... are definitely worthwhile. You're not getting them to get a job working for someone who knows your job better than you. You're getting them so that someone who has NO IDEA how to do your job can hire you. There are lots and lots and lots and lots of such people in the world, and they have lots of money with which to pay you.

Unfortunately... (1)

jchawk (127686) | more than 9 years ago | (#13429027)

For the same reasons you have to go to college to get that stupid piece of paper.

Re:Unfortunately... (1)

DaHat (247651) | more than 9 years ago | (#13429170)

From the looks of it, you are the first to hit the key point.

On a related note, we must not forget about a high school diploma that many seem to like and see as important.

The Point is Simple (5, Insightful)

dsginter (104154) | more than 9 years ago | (#13429029)

The point of a cert is the same as a degree - it demonstrates to a complete stranger that one posesses a certain skillset and dedication. Certainly, we all know that genious who is a high school or college dropout but if you hadn't known this person for longer than a few minutes, just how do you go about figuring out if they have certain qualifications?

Yes - it is possible to do some quick testing in some cases. In other cases, certs are the only tool.

Re:The Point is Simple (1)

guaigean (867316) | more than 9 years ago | (#13429128)

The difference between college and certs, however, are that college degrees are generally accredited (at least in the US), and you have a basic level of requirements among them. Any random schmuck can setup a website and certify people, and start pumping out "qualified" personnel.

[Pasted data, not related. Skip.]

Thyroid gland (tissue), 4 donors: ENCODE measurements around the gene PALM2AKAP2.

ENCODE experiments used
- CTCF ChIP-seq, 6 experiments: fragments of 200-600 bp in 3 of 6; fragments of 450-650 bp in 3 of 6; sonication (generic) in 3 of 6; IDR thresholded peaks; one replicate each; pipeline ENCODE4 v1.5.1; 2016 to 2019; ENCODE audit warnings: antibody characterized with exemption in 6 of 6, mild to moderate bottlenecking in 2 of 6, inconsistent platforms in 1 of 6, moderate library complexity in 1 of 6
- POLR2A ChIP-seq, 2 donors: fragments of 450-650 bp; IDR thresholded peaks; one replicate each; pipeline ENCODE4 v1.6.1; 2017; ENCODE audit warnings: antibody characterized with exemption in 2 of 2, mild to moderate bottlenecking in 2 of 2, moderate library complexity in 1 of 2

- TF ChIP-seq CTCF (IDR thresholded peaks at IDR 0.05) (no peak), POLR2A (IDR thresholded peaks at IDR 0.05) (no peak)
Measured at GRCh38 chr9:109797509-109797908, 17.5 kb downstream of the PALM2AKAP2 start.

Re:The Point is Simple (1)

over_exposed (623791) | more than 9 years ago | (#13429180)

Certainly, we all know that genious who is a high school or college dropout

Please... PLEASE tell me you misspelled "genius" on purpose...

Re:The Point is Simple (4, Informative)

danheskett (178529) | more than 9 years ago | (#13429201)

The people who usually bitch about certifications are the ones who have met a person who is an MSCE and is an idiot. They think: "this guy doesn't even know X, how can he be an MSCE? That MSCE thing is a joke!" Usually people have this attitude because they have no idea what a certain certificationa actually certifies. Really, before you bitch, find out what tests the person had to pass. Chances are you imputing more value to the certification than is deserved! I used to get a lot of crap from a certain subset of "know it alls" when they learned that I am MCDBA certified (Microsoft Certified Database Administrator). They just assumed based on the name that it says I can write a few SQL queries and create a few tables. A really common bitch I heard was "it's not anything I don't know from writing my own CMS with PHP and MYSQL". A very typical, but wrong, view. The certification tells my boss that I have a specific subset of database administration knowledge. The implication is that the non-certified employees "could just learn it if they need it", which is probably true to a degree. The point is, for the specific job, it required performance tuning a huge database running against a clustered SQL Server backend. "Learning on the job" was not acceptable risk for management.